MARGARET BRENNAN: You have made clear that you will not speak ill of President Trump. You will not speak about him. You say out of respect. In your book you do talk about policy disagreements with past presidents that you served under, with Bush and with President Obama as well. With- draw down from Iraq. You wrote about Vice President Biden and you said you were telling him what you were seeing on the ground in Iraq and warning him of what a pullout would do. You wrote, "he exuded the confidence of a man whose mind was made up, perhaps even indifferent to considering the consequences were he judging the situation incorrectly."
GEN. MATTIS: Yes. Well, I was writing a history book at that point, Margaret, because I started writing this book in 2013. It was done pretty much by version five, by 2017. Had I known the former vice president was going to run for office, I assure you, I would not have probably been that- that forthcoming. Why do I do that--
MARGARET BRENNAN: What should people understand about what you meant there? Were you raising questions about his judgment?
GEN. MATTIS: I think the Obama administration- President Obama's administration had made the decision to leave Iraq despite what the intelligence community was telling us would happen. They were very clear that an Al-Qaeda associated group would rise, that the Iraqi government, the Iraqi people, the Iraqi nation was in a post-combat, pre-reconciliation phase. We needed to keep our influence there a little longer and draw down year by year. Not draw everyone out at one time. The intelligence community was very clear. They forecasted the rise of a group, you and I know it as ISIS, and we should have taken their advice on board.
MARGARET BRENNAN: Do you think that your resignation did help to stop the withdrawal from Syria because U.S. troops remain there now?
GEN. MATTIS: Well I'll- I'll let the historians sort that out. I- I don't know what all went into the decision to reverse that- that call. The "pull everyone out." But I- I- I just I- I can't answer that.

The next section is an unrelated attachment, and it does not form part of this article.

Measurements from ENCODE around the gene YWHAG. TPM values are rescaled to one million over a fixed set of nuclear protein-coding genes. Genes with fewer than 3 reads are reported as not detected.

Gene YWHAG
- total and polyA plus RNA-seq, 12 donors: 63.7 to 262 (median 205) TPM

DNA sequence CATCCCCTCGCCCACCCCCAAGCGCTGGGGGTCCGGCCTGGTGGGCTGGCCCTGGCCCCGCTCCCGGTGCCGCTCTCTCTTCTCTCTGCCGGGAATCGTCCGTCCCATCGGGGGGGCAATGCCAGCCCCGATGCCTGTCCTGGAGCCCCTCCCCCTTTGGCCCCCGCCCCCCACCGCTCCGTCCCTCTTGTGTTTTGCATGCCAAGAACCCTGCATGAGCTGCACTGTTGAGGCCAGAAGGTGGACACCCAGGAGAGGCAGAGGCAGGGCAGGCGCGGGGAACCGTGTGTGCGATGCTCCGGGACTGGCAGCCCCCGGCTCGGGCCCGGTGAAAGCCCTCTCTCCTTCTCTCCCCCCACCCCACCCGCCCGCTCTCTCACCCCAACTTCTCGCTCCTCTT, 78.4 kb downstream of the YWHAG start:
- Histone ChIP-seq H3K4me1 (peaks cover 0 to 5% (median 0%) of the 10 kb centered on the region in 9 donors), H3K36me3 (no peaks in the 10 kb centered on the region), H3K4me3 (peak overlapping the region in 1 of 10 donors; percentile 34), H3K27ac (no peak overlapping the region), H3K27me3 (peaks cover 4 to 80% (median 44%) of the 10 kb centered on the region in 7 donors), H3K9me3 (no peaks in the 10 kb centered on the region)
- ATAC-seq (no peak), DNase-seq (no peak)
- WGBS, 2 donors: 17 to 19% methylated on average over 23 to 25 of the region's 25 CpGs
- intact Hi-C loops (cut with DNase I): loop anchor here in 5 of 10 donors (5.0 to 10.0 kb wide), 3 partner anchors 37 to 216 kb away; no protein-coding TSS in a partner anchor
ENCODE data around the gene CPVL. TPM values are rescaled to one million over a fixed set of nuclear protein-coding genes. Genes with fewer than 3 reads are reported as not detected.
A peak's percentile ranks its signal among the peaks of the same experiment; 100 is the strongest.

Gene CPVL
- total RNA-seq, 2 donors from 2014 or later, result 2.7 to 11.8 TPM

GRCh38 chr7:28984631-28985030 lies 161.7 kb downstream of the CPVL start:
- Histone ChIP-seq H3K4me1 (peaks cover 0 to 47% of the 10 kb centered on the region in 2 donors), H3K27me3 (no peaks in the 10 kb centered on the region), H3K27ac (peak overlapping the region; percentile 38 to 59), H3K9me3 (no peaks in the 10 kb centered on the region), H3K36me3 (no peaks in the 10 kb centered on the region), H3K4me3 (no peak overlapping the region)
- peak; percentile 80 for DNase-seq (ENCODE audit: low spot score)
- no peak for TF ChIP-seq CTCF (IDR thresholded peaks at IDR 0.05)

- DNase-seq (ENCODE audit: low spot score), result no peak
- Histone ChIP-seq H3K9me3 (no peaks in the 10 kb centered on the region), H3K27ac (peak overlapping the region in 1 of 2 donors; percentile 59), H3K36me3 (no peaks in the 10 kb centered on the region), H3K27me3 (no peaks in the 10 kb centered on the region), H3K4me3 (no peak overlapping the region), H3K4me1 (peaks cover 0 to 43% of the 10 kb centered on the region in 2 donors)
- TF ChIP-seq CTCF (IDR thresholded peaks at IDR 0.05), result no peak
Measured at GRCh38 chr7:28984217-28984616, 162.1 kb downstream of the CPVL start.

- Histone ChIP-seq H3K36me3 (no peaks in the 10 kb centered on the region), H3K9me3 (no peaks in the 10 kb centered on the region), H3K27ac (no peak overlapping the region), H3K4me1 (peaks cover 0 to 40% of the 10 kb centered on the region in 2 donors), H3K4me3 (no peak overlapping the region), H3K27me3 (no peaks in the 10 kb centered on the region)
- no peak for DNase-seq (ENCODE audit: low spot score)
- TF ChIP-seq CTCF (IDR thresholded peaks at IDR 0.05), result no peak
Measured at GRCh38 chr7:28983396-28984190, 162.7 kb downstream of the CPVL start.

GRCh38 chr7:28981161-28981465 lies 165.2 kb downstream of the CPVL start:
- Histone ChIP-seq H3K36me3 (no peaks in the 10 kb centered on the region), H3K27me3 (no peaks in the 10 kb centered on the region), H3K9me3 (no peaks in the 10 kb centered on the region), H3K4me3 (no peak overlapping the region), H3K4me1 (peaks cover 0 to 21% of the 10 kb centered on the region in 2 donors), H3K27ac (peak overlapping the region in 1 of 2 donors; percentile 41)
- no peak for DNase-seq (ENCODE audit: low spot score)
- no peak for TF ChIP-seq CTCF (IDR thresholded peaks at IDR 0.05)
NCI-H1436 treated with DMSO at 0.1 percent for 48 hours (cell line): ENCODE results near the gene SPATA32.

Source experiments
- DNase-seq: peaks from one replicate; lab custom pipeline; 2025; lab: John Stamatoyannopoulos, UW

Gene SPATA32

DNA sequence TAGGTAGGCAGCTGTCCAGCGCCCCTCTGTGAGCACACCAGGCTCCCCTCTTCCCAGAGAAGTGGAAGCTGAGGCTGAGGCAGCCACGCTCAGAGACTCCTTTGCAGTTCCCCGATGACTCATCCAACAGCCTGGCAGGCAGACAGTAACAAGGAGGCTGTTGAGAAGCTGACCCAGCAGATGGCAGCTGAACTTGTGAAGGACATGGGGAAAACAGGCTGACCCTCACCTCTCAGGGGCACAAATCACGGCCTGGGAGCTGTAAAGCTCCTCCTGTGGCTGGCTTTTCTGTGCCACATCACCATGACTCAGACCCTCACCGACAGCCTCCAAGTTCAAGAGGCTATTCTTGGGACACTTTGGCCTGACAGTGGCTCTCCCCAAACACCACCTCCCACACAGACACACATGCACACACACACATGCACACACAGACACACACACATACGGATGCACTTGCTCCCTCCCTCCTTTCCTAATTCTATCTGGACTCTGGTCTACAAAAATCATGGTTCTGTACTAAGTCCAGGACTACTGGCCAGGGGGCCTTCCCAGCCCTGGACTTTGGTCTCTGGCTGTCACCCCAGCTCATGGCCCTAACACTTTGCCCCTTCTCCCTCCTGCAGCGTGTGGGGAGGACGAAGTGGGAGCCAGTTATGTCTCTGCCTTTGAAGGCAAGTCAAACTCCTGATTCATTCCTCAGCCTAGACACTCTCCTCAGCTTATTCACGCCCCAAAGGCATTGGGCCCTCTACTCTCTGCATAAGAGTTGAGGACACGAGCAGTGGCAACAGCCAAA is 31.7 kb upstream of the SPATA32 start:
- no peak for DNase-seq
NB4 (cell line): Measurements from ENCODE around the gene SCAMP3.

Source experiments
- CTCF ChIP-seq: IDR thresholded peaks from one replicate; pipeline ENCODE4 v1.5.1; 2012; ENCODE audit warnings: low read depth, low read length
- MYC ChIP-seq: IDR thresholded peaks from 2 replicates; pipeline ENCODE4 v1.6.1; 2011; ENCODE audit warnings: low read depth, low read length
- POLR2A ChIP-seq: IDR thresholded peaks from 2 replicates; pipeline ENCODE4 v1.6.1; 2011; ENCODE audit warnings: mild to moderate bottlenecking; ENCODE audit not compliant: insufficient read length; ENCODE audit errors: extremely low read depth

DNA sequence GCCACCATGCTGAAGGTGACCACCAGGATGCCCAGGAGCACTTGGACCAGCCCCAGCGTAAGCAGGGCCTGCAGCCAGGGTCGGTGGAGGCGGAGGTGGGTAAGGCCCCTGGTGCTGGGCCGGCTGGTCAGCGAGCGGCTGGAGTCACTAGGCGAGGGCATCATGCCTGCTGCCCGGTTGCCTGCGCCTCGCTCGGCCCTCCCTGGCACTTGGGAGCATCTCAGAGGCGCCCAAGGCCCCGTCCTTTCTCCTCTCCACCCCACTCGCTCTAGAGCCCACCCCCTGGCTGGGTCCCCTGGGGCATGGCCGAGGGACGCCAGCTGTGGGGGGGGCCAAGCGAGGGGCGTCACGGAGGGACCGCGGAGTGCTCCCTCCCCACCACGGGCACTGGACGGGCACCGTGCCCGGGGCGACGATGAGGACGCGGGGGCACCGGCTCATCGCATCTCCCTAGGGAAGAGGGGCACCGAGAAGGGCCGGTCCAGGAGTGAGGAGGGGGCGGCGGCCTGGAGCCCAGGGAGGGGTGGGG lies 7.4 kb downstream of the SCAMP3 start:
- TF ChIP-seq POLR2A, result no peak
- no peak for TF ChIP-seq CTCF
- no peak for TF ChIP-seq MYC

MARGARET BRENNAN: You write that Pakistan is the most dangerous country in the world, from your perspective.
GEN. MATTIS: Yes.
MARGARET BRENNAN: What is the biggest national security threat?
GEN MATTIS: I think the biggest national security threat can be broken into two segments. One is external, and clearly those nations Russia and China that are trying to impose their authoritarian models and decisions over other countries whether it be in the South China Sea or in the Ukraine, in parts of Georgia that Russia is occupied. They've mucked around in our elections. So, externally I would look at those two and that's why we rewrote the National Defense Strategy to acknowledge the reality of those nations. Not the nations we wanted to be dealing with, but Russia of Putin. The reality. The Russia, President Xi or excuse me- the China President Xi.
But internally, my bigger concern is two-fold. It's- it's our growing debt that we're going to transfer to the younger generation with seeming no fiscal discipline and more than that it's the- it's the lack of friendliness. It's the increasing contempt I see between Americans who have different opinions. I mean we're going to have to sit down and remember if we want this country to survive we're going to have to work together. And- and that- there- there's no way around that. That's the way a democracy is set up. So, I would- I would break it into those two fundamental difference threats right now.
MARGARET BRENNAN: On that note, we will leave it there. I think a lot of people would agree with you, like everyone to be a little bit friendly these days. One other thing before you go though, I want to wish you a happy birthday.
GEN. MATTIS: Oh, thank you, Margaret.